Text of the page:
Credit Card Business Cards

Monday, June 11, 2012 at 9:49pm by Site Administrator

What Happens If I Default on my Business Credit Card?


Business credit cards have become the primary option for unsecured lines of credit, and they can provide several benefits when managed properly. A growing business requires strict accounting. Business credit accounts have higher maximum limits that make it easy to track all your expenses each month in one place. Fees and interest rates are also lower on average than through other credit options, but this will depend on the credit history and score of the business as well as the card.

Once you have obtained a credit account, payments need to be made on time. Missing a payment does not automatically lead to default, which is technically defined as missing payment for longer than one billing cycle, but it will cause a lot of unnecessary trouble. Issuers typically lay out penalty structures in fine print on the credit offer, along with their procedures for declaring default, and it is best to become familiar with these rules before agreeing with your signature.


Penalties Applied Before Default

Actions against a late payment vary greatly between business credit providers. All will begin by attaching a fee of some kind to the late payment. Some will immediately raise your interest rate to the maximum provided in the cardholder agreement. This maximum is higher than the APR range reported on credit offers, which is around 10 to 20%. The penalty interest rate will be in fine print and may be in excess of 30%. It is calculated as a flat percent plus the prime rate. Other lenders may wait until you enter default before raising the interest rate. Whenever it happens, they are allowed by law to maintain this high interest rate even after you are back on good terms. They are not required to issue notice of fees or rate changes.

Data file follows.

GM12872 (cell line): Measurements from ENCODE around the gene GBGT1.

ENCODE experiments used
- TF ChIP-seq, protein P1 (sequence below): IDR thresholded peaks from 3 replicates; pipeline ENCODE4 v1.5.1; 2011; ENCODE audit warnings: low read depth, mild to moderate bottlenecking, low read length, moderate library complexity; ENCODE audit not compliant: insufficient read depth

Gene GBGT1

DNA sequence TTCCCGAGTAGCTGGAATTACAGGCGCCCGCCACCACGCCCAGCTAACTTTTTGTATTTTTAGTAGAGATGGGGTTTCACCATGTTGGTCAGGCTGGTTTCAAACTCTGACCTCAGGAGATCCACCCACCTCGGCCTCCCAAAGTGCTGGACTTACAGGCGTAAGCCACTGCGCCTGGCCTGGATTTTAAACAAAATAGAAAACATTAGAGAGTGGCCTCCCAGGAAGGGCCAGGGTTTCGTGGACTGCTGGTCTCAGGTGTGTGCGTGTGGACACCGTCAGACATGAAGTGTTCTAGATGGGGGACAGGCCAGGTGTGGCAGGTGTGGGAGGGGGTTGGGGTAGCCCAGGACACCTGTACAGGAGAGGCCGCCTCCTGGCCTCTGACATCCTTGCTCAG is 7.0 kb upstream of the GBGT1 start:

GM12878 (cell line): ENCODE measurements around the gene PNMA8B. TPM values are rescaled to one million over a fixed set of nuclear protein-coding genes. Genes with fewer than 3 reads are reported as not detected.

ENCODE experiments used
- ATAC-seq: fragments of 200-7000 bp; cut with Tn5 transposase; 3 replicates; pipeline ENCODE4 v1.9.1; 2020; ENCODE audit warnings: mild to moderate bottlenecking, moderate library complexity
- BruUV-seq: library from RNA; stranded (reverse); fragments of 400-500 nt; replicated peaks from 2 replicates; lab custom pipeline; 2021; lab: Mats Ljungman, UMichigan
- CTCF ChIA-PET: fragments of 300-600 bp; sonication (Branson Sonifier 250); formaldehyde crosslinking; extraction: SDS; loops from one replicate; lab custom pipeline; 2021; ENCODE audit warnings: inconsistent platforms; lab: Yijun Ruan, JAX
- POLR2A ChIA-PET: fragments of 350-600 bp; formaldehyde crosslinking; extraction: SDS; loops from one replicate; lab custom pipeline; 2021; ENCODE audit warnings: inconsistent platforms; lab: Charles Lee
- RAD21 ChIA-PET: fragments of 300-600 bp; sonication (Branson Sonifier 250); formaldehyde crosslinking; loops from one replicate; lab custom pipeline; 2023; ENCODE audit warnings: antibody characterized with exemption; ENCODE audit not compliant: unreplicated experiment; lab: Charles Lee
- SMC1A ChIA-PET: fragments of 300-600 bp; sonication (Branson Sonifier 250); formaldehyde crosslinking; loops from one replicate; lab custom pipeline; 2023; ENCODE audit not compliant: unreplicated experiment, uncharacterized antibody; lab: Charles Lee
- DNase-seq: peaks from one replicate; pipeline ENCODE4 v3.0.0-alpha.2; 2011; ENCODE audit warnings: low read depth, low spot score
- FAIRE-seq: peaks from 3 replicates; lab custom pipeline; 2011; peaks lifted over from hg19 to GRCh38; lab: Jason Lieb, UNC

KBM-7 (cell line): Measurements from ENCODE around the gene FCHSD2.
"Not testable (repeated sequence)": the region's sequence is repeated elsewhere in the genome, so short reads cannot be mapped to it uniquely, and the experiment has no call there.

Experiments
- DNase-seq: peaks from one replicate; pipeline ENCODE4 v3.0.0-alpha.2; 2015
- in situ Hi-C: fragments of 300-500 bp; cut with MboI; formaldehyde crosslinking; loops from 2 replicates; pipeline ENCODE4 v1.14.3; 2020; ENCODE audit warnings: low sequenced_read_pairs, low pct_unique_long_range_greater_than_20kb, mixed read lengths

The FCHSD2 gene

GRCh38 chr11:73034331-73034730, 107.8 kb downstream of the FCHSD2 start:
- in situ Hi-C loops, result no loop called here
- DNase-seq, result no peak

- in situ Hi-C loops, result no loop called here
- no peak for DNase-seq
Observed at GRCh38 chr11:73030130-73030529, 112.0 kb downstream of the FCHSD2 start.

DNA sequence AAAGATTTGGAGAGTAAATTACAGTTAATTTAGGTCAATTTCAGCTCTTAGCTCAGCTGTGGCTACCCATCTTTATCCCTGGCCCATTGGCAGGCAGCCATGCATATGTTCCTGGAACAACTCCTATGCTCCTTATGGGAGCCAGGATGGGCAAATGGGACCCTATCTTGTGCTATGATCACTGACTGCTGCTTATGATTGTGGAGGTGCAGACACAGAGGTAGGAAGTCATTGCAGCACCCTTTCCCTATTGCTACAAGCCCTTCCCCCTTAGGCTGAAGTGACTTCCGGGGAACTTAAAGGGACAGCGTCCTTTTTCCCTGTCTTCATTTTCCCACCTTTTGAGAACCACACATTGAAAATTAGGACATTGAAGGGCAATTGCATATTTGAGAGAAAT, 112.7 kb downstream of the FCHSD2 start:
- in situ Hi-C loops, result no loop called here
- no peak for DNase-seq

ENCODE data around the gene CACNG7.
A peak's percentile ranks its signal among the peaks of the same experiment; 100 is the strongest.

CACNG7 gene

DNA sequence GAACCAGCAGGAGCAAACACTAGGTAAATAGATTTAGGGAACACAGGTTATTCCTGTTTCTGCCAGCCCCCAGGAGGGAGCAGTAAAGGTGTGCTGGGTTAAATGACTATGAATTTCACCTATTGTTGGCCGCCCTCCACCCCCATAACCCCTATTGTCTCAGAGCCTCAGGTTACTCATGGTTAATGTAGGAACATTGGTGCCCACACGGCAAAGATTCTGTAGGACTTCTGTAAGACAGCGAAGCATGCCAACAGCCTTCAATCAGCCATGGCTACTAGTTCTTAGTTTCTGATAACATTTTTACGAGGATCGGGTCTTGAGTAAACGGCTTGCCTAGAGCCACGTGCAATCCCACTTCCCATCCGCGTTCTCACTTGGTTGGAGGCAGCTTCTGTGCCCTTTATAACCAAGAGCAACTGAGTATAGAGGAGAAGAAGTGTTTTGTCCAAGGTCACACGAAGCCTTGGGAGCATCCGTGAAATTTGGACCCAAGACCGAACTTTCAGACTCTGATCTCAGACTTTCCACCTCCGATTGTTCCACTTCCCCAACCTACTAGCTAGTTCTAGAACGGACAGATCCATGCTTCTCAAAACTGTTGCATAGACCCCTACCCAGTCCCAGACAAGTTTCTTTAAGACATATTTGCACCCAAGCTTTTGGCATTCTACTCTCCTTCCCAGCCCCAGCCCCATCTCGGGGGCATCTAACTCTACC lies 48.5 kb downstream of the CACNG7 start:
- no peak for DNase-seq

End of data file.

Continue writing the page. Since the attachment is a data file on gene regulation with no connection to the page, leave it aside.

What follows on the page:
If you anticipate a later payment, it is best to contact the creditor immediately and discuss your situation. They may be willing to waive penalties in exchange for knowing the check is in the mail. Even if you are unable to make payment and are anticipating default, immediate contact is the best course of action. It may be possible to negotiate a forbearance or lower the minimum payment. Their one goal, to secure a prompt payment from you, is more important to a reputable creditor than imposing penalties.


Entering Default

Once your account enters default at 60 days of non-payment, or 90 days depending on the agreement terms, the creditor begins with phone calls and mail inquiries. At the same time, they will report the delinquent account to the business credit bureau and apply additional default penalties to the account. This usually consists of more fees, and the more lenient lenders will now impose the excessive and indefinite default rate.

It is very important to not let stress lead to avoidance of contact with the creditor. Their goal is still the same, and a lack of communication will simply push them to further extremes. They cannot have you arrested for entering default, and they cannot harass you with phone calls at your place of business without your permission. They can sue you for non-payment, but this is costly and unlikely to happen without a high enough balance to justify the action. After 90 days of default, and absent communication or ability to pay, they will likely send your account to a collection agency. Agencies are more likely to seek civil judgment for smaller balances.


Credit Damage

Payment history comprises 35% of the FICO score most commonly used by business lenders. A non-payment will cause a temporary drop in the score, and a record of the incident will stay on the history for seven years. If this is followed with on-time payments, recovery will be quick. Default, on the other hand, is considered on par with bankruptcy in that it will result in lasting damage to the credit score and stay on your history for 10 years. Other creditors may respond to changes in your credit score by closing accounts or increasing the APR.


Unsecured Versus Non-recourse

Most unsecured credit is backed by the personal guarantee of everyone with stake in the business. If the debt upon default is great enough, lenders will go after the assets of the business first and then all guarantors to achieve repayment. Some credit cards are non-recourse, which means they were obtained based on the business score alone. These cards generally have lower maximum limits and less favorable terms. Creditors can only pursue business assets with non-recourse cards.

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